Whether or not there is political bias, too much moderation, or not enough moderation of content perceived as harmful, none of those questions are Section 230 problems, according to Ardia, because the platforms are both protected under the First Amendment, and not would not be subject to liability for their actions even if 230 didn’t exist.
“Has Section 230 increased the competitive advantage of platforms in terms of their power over other types of publishers? I think the answer to that is yes,” Ardia said, reasoning that the platforms have the luxury to forgo legal costs that traditional news organizations have to shoulder.
Tuesday’s hearing isn’t the first to examine whether 230 remains the best way to police the modern internet, but it is the first in response to specific content moderation decisions by Twitter and Facebook. Specifically, the CEOs were questioned about their decisions to curb the distribution of a controversial New York Post story, which accused Biden of lying about conversations with his son, Hunter Biden, about Hunter’s overseas business dealings.
After Twitter initially restricted the article from its platform, Dorsey later said the company’s decision to block the story was “wrong.”
Asked for its position on Tuesday’s hearing, the New York Post pointed Yahoo Finance to comments from its parent company News Corp’s chief communications officer Jim Kennedy.
“This is an important moment for journalism and for the freedom of the press,” Kennedy said about Twitter and Facebook’s decision to block the Biden story. “There is no evidence whatsoever that the documents are not authentic and the arbitrary blocking of the Post was a significant moment during a critical time in this election season. It also had a negative commercial impact, but the Post team was determined that principle should prevail and it has.”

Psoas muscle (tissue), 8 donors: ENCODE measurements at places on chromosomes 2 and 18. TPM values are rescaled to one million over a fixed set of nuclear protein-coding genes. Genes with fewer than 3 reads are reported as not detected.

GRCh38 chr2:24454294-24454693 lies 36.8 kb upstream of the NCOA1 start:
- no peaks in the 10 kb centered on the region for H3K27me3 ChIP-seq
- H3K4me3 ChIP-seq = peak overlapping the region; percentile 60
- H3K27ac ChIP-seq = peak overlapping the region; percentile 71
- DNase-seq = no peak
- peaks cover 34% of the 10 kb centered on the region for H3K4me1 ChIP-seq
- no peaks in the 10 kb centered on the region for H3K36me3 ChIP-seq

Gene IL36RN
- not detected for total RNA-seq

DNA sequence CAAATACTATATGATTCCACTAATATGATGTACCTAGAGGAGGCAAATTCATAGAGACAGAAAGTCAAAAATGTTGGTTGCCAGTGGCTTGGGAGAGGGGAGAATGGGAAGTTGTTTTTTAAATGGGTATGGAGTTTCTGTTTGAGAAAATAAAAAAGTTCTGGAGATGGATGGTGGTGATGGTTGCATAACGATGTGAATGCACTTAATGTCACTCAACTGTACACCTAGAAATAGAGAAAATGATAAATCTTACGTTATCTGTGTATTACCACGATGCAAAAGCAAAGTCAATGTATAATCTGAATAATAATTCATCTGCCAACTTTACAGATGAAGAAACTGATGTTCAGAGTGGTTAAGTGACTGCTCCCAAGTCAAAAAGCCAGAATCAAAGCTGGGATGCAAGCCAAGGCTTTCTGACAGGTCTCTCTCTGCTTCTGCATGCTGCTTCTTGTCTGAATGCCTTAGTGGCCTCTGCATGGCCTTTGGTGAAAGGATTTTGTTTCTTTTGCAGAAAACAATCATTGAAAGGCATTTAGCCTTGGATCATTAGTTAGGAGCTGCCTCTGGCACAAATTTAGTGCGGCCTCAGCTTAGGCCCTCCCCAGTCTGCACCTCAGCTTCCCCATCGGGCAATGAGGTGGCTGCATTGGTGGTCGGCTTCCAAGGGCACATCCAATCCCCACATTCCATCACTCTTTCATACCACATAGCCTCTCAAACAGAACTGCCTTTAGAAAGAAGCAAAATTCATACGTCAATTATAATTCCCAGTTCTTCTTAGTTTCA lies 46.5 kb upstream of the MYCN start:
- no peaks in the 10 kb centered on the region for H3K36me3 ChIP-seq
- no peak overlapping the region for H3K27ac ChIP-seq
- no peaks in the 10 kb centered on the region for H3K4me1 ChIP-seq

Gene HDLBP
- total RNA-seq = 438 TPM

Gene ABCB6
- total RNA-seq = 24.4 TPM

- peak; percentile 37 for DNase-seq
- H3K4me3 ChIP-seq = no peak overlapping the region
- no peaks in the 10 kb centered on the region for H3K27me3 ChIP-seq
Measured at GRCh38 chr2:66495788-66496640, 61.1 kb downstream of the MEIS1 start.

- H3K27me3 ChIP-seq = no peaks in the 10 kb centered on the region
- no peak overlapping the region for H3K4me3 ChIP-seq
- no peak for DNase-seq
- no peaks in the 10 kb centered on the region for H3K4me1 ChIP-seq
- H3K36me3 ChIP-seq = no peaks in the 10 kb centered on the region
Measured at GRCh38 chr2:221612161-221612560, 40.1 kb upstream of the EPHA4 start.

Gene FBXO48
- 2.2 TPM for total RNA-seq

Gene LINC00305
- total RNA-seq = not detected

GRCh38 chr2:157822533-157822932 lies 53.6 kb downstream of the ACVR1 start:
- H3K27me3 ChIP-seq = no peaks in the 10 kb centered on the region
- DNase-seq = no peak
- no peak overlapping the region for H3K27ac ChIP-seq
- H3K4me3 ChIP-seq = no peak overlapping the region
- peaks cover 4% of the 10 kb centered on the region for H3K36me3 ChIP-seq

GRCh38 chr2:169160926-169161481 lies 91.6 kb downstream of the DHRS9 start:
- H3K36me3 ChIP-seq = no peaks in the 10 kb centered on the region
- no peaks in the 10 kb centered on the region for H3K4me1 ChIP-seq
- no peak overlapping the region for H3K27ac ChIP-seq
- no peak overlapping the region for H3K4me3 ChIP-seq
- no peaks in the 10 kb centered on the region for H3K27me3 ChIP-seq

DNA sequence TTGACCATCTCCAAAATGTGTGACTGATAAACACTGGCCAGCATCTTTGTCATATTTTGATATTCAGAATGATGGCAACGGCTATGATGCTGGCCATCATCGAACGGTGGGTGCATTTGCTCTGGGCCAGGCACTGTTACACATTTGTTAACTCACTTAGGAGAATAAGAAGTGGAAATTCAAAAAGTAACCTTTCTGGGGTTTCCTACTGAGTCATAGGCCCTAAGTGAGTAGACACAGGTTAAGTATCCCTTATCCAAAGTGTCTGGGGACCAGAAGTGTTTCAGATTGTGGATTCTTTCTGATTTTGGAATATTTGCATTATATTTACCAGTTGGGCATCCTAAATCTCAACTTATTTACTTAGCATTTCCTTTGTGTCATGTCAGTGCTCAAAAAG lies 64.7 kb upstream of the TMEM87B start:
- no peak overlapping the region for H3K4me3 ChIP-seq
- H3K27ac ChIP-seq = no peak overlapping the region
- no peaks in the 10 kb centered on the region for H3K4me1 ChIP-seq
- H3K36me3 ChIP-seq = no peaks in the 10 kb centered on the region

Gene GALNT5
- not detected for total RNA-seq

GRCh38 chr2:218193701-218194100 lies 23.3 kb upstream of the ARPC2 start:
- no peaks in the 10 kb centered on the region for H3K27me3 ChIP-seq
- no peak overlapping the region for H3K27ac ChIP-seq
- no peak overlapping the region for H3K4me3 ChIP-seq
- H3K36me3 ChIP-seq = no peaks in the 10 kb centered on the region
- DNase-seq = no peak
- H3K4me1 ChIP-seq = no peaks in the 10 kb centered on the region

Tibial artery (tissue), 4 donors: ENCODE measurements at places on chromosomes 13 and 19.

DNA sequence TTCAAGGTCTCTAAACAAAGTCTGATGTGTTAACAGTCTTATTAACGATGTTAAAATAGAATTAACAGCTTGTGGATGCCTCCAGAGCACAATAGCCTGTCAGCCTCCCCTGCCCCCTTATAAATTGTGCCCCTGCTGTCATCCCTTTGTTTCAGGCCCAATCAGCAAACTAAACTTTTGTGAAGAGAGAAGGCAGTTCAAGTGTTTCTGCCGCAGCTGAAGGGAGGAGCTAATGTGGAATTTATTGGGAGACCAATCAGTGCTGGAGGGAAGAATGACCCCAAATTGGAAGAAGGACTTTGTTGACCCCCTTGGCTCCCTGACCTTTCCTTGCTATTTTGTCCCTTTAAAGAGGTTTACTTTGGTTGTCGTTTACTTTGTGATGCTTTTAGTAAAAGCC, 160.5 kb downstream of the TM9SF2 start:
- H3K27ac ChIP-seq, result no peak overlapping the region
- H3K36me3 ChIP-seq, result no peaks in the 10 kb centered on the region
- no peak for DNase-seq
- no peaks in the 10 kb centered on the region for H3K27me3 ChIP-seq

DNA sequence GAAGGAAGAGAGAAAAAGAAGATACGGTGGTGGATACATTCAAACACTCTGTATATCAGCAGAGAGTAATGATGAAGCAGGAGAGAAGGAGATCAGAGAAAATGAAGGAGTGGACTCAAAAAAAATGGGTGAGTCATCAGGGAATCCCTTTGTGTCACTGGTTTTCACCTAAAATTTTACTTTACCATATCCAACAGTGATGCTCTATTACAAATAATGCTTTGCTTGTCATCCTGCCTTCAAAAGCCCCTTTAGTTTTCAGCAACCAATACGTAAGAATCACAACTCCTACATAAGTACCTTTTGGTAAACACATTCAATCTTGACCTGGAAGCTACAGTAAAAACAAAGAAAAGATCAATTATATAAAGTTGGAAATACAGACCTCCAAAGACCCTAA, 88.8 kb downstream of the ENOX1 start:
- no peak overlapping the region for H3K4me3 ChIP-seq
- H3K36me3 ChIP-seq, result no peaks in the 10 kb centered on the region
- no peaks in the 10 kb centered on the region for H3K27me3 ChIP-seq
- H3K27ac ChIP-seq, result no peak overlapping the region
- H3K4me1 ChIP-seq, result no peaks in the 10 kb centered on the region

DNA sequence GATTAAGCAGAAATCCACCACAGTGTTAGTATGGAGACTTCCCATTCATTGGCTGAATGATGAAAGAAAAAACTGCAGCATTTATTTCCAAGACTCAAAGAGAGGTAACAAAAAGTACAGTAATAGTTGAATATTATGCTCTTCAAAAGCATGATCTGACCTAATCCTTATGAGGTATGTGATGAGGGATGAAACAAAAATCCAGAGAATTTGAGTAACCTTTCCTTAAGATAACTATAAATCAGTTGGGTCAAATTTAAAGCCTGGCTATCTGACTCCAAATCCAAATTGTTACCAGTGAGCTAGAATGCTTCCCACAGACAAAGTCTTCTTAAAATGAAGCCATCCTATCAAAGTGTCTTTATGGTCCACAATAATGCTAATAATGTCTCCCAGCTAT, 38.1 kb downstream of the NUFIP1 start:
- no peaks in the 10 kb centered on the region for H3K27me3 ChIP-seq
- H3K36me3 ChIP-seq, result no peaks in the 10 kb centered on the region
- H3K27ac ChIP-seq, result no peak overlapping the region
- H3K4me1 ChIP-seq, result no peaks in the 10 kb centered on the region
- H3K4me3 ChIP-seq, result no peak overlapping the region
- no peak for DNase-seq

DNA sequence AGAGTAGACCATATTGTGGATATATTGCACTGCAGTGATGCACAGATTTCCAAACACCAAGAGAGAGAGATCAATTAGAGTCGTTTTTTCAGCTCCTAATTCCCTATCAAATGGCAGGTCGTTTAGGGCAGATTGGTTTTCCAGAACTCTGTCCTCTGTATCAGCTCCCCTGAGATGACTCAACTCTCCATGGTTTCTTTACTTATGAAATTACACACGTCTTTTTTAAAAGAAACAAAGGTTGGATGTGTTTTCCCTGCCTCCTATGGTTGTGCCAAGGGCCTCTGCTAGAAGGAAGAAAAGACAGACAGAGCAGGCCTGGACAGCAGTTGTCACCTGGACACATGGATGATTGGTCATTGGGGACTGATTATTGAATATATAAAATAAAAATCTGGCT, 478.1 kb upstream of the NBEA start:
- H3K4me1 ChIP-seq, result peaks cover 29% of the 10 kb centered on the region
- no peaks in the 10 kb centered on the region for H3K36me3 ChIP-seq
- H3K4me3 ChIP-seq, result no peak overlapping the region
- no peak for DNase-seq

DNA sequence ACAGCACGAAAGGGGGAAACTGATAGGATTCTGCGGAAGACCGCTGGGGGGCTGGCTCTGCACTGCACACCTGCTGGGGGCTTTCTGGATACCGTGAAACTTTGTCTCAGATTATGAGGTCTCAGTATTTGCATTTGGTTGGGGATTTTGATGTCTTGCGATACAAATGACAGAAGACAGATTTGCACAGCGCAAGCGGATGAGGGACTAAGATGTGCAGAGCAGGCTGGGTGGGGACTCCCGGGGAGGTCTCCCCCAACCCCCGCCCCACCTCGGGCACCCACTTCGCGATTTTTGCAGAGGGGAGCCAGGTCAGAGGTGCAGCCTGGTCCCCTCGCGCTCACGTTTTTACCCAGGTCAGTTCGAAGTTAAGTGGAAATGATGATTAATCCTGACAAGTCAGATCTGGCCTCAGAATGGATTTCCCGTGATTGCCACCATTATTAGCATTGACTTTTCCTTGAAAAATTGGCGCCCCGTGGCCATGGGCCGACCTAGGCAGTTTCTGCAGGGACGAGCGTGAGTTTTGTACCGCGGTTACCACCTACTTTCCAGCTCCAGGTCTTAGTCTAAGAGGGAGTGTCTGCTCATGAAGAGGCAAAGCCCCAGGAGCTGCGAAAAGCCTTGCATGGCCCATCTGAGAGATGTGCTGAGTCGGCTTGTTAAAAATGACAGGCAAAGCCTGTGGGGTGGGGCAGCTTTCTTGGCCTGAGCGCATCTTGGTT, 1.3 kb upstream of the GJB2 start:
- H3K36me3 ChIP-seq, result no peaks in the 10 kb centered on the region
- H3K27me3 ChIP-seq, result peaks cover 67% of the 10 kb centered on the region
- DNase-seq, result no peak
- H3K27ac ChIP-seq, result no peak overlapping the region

‘No consensus’ on how to fix 230
In May, Trump signed an executive order that purportedly empowers the Federal Communications Commission (FCC) to interpret and issue new regulations for Section 230 of the Communications Decency Act by weakening its liability shield. The move, which could be adopted by or dispensed with by a Biden administration, was designed to make it tougher for social media platforms to moderate users’ content, especially political content, which the president contends unfairly targets GOP figures and right-leaning speech. On October 21, FCC General Counsel Thomas Johnson Jr. issued a statement saying that FCC Chairman Ajit Pai’s decision to move forward with a rule making to interpret 230 was within the FCC’s legal authority.
Dispensing with the law entirely could have its advantages, attorney Richard Lawson, who advocated for its disposal in The American Conservative, told Yahoo Finance. For one, online platforms would be forced to compete with publishers, where traditional defamation law applies.
“There is no logical reason to give protections to those who publish using 0s and 1s that are not extended to those who publish with ink and paper,” Lawson said. “CDA 230 allows social media companies to curate the content and experiences on their venue without any liability. Given this, they curate in a way to maximize engagement. Accordingly, the merits of this approach in the general health of society are up for debate.”
Eric Goldman, Santa Clara University School of Law Professor, told Yahoo Finance Live prior to the hearing that a major downside to removing the law’s protections is harming the very startups that could someday unseat today’s largest online platforms.
Deighton, for his part, said that while the scope of Section 230 may need to be changed to better address issues of censorship and misinformation, the ability for platforms to moderate the content on their sites will likely remain in place to some extent.
“I don’t think Section 230 is a perfect solution to the problem,” he said. “It’s entirely possible to refine it. But I think its essential point, which is to say that you are not prohibited from moderating content, but you are entitled to moderate it, is quite an elegant principle and will likely survive in some form.”
Few 230 experts expected that Tuesday’s hearing would move the dispute into territory where it will see immediate change, or that the law under a Biden administration will get the priority that it did under Trump’s. One lawyer who handles FCC matters and asked not to be identified due to a conflict told Yahoo Finance that the FCC could issue a rule before the Biden administration takes over, or the Biden administration could use the FCC’s conclusions and public comments to inform its decision on whether or not the FCC has authority to interpret 230.
“There’s actually no consensus on how to fix it,” Goldman said.
Alexis Keenan is a legal reporter for Yahoo Finance and former litigation attorney. Follow Alexis Keenan on Twitter @alexiskweed. Daniel Howley is the tech editor for Yahoo Finance.